The objective of the present review was to analyse neuroimaging studies that have tested the effects of cognitive remediation on brain functioning in patients with schizophrenia. To do so, we systematically reviewed published trials that used a cognitive remediation treatment and neuroimaging procedures. Additionally, we performed a more qualitative analysis examining the possible influence of neuroimaging methods and the use of different theoretical frameworks.
A systematic, computerised literature search was conducted in different online scientific databases: PubMed/Medline and PsychInfo. The search was performed through February 2016 without any restrictions on language or publication date. The search was performed using the following search terms: [(“cogniti*” and “remediation” or “training” or “enhancement”) and (“fMRI” or “MRI” or “PET” or “SPECT”) and (schizophrenia or schiz*)]. This search was accompanied by a manual online search and review of the references from each of the papers selected, and those papers fulfilling our inclusion criteria were also included.
The following inclusion criteria were applied. Studies in which any imaging technique was used to assess the effect of cognitive training were selected. Assessments had to be conducted both at baseline and also after therapy. We excluded those articles that did not report any results, for instance, presentations or descriptions of interventions or study designs. Regarding the intervention, we only included studies in which patients were provided with multiple sessions of cognitive training, and programmes focusing only on social cognition were excluded.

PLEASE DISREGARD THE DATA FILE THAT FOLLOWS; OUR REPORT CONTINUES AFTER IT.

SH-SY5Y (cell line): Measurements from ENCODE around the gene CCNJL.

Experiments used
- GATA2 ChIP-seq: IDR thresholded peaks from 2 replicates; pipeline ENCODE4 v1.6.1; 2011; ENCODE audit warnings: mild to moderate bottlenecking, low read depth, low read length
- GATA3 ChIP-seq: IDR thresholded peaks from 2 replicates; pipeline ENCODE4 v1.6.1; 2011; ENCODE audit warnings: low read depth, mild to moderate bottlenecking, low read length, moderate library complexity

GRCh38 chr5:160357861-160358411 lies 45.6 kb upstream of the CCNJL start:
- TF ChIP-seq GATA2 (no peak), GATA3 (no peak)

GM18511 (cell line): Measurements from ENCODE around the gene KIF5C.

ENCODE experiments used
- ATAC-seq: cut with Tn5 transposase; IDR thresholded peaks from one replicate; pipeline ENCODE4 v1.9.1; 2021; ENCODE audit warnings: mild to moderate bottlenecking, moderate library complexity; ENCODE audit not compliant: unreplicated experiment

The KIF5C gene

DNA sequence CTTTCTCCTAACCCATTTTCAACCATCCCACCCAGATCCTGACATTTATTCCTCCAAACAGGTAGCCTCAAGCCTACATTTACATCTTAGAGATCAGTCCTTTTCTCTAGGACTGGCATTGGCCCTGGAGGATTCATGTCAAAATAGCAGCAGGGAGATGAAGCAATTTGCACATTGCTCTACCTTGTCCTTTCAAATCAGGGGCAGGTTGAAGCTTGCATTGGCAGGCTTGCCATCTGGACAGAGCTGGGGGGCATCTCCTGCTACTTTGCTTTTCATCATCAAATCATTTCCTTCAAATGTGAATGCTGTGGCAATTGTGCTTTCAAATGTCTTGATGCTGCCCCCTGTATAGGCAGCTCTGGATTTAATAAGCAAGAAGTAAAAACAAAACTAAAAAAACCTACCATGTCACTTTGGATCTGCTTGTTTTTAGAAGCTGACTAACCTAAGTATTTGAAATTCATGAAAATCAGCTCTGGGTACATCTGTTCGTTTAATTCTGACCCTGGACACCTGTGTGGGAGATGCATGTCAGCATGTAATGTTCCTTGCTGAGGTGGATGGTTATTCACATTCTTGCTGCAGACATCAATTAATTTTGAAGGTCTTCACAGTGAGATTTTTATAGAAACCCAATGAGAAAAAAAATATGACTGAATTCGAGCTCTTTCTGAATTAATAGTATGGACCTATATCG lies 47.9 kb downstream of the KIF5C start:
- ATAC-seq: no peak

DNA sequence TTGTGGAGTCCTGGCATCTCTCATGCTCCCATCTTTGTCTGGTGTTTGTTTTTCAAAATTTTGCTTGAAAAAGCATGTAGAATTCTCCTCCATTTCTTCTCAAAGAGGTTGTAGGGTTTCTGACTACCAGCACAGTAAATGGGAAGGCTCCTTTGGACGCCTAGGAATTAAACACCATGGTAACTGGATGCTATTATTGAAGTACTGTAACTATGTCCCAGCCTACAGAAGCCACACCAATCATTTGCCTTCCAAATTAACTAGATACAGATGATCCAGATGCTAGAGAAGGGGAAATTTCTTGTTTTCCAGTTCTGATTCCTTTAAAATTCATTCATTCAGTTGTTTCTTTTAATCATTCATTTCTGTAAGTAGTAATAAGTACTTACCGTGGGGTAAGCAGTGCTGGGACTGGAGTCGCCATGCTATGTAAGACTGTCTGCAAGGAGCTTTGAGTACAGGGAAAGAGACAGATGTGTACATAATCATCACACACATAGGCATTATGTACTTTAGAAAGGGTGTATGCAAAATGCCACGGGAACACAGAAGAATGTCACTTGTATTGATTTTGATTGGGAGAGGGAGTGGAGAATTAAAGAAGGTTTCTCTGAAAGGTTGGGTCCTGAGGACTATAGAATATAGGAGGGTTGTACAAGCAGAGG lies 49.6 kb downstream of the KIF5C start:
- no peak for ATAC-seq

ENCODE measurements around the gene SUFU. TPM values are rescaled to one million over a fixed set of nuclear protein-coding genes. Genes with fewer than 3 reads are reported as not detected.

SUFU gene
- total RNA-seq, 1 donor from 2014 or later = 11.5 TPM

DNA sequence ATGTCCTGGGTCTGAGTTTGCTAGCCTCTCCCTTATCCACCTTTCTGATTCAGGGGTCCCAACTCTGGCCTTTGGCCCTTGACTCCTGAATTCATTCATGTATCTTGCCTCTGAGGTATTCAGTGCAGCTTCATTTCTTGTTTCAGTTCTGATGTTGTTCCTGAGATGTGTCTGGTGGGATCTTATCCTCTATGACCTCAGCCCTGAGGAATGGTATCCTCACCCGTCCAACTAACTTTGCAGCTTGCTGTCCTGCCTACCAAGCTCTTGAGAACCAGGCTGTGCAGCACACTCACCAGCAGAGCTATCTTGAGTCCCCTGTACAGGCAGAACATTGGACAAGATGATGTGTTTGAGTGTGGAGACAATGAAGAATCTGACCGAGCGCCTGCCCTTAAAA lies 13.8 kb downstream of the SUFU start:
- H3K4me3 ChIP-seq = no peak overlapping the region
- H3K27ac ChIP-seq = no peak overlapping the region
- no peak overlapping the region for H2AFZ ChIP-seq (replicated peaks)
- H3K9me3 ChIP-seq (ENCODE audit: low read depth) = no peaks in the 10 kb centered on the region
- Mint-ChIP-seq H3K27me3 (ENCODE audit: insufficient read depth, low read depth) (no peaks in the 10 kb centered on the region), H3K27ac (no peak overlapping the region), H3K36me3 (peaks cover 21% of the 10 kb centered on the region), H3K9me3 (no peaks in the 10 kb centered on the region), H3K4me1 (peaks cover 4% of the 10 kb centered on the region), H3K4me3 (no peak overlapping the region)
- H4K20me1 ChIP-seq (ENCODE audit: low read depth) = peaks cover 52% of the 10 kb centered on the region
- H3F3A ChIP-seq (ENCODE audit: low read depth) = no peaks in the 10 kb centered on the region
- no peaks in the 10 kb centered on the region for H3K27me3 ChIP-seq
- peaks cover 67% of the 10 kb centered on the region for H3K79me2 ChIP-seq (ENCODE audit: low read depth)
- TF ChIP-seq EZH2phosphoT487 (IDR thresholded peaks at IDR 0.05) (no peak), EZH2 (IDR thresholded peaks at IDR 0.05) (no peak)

In total 101, studies were obtained, and 18 of them fulfilled the inclusion criteria (Figure (Figure1).1). In addition to the differences in neuroimaging variables that will be analysed in subsequent paragraphs, an important heterogeneity in the characteristics of the retrieved studies was found (Table (Table1).1). Cognitive intervention approaches frequently differed among the studies, ranging from paper and pencil tasks, computerised cognitive training, training delivered in group format or individualised sessions with a therapist, simple auditory training, multimodal training and so on. The duration of the therapies ranged from less than one week to two complete years, with the mean duration of the training being 12.47 wk and 11 studies (64.7%) being between 10 and 16 wk in length. In addition, the cognitive remediation approaches focused on a single cognitive function to others focusing on all cognitive aspects possible, including social cognition. Because of the heterogeneity of the methodologies, interventions and assessments, we decided to rely on a qualitative description rather than a quantitative analysis.